a solid plastic member having a glass transition tem perature region characterized by increased softness and viscosity,

means for connecting said first and second relatively movable parts to said plastic member, and

means for increasing the damping capability of said device, said means comprising means for heating said plastic member to said glass transition temperature region.

2. The vibration clamping device as defined in claim 1 wherein said heating means comprises a heating element, and means for connecting the heating element to a voltage source.

3. The vibration damping device as defined in claim 1 wherein said heating means is embedded in the plastic member.

4. A vibration damping device for vibration isolation of first and second movable parts comprising,

a solid, high-molecular-weight, substantially amorphous polymer member having a glass transition temperature region characterized by increased softness and viscosity of the polymer,

means for connecting said first and second relatively movable parts to said polymer member, and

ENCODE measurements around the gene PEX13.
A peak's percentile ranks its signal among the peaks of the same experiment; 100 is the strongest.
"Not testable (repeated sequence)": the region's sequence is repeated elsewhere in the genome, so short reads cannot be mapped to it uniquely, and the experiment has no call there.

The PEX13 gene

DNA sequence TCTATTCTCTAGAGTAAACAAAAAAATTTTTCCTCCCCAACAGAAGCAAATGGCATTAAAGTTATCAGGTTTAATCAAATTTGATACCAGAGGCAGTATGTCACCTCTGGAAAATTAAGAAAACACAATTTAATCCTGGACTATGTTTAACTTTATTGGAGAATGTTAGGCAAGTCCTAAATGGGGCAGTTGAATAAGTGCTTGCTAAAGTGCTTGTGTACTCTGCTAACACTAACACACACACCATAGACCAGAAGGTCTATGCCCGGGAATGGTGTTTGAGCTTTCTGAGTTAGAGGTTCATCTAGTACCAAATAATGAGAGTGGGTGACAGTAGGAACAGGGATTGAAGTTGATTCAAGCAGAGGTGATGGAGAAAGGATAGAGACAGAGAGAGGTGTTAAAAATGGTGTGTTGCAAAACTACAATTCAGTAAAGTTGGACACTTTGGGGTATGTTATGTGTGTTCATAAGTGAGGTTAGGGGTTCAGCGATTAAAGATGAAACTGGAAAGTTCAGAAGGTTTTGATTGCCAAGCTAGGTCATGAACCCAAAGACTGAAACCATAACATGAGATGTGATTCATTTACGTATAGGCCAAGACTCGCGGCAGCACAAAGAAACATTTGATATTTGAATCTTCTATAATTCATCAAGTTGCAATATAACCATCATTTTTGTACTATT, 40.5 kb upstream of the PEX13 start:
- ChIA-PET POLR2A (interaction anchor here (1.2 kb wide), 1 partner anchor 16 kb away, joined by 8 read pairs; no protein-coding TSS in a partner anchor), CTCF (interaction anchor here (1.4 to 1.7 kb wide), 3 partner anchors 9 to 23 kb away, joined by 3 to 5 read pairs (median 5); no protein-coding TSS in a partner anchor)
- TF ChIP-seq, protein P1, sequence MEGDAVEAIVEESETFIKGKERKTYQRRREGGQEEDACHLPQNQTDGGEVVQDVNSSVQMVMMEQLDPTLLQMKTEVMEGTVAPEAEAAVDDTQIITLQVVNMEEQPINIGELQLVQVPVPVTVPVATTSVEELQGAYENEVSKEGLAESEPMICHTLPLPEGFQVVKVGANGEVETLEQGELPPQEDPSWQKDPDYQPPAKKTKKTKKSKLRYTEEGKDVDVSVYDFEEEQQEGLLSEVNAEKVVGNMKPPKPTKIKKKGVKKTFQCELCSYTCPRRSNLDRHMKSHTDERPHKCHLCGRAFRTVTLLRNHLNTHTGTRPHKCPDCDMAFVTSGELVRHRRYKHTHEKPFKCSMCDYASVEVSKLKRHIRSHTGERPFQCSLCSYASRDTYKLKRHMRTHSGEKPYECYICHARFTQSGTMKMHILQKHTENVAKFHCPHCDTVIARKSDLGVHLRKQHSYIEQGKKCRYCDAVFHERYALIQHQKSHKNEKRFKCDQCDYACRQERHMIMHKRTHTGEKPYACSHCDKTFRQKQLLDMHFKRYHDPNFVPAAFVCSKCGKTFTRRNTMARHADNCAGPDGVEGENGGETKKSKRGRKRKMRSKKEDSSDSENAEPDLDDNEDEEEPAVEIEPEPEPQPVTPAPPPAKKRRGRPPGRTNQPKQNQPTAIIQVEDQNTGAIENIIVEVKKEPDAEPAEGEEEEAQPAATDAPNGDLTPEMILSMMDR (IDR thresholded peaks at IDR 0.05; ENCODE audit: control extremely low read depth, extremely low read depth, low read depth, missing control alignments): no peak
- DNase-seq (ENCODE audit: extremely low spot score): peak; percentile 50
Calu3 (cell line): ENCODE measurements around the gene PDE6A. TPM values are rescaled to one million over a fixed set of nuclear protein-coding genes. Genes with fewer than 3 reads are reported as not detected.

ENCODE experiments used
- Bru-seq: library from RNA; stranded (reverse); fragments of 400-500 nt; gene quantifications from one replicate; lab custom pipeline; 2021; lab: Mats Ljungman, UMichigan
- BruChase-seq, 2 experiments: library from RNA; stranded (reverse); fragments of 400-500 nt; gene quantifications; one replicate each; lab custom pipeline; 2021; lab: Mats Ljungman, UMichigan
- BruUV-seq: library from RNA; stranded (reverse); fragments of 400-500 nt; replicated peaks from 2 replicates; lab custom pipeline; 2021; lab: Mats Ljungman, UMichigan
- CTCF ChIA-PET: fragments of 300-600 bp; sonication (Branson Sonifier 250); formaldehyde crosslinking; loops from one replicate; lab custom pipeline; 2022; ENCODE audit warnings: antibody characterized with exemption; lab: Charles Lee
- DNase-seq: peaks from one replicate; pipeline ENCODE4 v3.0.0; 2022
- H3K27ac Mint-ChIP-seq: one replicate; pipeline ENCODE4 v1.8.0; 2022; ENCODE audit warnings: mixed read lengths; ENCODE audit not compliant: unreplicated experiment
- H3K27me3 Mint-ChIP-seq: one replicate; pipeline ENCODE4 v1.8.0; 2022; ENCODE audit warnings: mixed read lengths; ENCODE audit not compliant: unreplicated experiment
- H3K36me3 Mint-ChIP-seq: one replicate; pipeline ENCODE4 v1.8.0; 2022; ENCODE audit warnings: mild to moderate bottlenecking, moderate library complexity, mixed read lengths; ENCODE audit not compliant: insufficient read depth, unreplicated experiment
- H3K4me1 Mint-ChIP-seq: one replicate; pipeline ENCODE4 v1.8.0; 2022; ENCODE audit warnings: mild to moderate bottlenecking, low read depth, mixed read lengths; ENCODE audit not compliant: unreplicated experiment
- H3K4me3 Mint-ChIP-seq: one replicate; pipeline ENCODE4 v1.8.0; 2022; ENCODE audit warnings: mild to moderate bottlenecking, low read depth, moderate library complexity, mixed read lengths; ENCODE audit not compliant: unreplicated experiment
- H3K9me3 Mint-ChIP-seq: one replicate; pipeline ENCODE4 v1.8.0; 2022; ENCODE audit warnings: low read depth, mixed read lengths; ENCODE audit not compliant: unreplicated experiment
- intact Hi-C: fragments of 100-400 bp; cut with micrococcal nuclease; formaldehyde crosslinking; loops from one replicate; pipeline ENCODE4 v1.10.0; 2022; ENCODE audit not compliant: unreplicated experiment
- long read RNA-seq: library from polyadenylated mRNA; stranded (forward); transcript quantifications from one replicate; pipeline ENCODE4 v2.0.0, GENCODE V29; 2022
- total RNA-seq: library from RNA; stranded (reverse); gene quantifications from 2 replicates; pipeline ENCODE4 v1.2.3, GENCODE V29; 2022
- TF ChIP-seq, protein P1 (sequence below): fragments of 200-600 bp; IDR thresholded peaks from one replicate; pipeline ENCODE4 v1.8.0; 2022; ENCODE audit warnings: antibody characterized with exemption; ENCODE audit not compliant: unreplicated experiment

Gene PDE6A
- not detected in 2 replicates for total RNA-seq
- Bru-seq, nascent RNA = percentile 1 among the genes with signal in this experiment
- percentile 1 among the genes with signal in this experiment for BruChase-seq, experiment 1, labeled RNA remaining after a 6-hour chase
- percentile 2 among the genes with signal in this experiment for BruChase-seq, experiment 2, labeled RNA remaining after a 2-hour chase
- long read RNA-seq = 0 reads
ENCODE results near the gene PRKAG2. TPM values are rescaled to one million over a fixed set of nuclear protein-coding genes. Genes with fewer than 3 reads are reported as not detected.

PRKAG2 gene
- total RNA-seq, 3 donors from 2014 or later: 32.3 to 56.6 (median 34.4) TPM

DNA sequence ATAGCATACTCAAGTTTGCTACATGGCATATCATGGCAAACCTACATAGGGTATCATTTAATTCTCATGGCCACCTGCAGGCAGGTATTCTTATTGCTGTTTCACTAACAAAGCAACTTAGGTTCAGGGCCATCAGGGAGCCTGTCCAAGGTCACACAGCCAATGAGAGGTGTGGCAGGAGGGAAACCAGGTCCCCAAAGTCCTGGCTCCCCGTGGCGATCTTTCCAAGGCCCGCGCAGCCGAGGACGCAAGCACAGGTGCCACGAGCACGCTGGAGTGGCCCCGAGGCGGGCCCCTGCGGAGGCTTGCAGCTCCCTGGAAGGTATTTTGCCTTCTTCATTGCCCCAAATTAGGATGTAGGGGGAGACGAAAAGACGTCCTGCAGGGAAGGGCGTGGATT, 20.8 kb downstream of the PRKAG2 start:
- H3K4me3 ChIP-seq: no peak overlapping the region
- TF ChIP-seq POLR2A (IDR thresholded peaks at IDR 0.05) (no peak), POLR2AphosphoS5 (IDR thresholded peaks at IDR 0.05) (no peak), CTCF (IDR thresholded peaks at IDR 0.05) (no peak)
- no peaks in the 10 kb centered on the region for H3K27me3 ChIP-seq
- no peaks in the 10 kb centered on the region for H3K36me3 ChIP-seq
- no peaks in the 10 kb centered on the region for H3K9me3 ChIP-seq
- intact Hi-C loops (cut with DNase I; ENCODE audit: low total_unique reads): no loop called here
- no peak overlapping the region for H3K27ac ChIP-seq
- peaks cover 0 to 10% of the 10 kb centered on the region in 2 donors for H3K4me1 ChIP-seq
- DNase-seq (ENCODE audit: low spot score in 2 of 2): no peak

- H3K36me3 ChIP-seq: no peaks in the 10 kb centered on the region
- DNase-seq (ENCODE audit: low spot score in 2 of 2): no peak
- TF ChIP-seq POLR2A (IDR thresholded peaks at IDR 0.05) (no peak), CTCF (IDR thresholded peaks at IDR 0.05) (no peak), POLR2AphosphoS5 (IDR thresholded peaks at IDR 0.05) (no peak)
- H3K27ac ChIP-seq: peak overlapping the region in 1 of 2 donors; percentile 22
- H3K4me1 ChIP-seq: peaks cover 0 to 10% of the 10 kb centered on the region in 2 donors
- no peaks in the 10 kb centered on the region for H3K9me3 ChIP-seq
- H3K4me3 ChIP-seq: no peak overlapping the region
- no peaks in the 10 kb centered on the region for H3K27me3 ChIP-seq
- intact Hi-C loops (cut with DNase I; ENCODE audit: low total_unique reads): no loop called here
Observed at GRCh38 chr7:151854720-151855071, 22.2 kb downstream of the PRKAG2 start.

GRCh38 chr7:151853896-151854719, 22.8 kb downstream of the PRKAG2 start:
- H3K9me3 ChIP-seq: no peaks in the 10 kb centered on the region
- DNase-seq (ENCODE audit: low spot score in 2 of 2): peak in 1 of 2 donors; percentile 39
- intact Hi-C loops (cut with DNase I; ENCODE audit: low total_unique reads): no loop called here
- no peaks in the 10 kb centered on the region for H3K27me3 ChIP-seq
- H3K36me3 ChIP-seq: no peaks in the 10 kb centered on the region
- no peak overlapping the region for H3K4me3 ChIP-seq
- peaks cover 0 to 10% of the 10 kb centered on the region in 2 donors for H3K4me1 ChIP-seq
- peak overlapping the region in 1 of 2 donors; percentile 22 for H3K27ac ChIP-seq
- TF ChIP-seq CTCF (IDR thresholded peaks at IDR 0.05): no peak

means for varying the viscosity of said polymer member, the damping capability of said device being a function of said plastic member viscosity.

5. The vibration damping device as defined in claim 4 wherein the means for varying the viscosity of said polymer member comprises means for varying the temperature thereof, the polymer temperature being variable between a temperature outside the glass transition temperature region and a temperature in the glass transition temperature region, said device having substantially increased damping capability in said glass transition temperature region.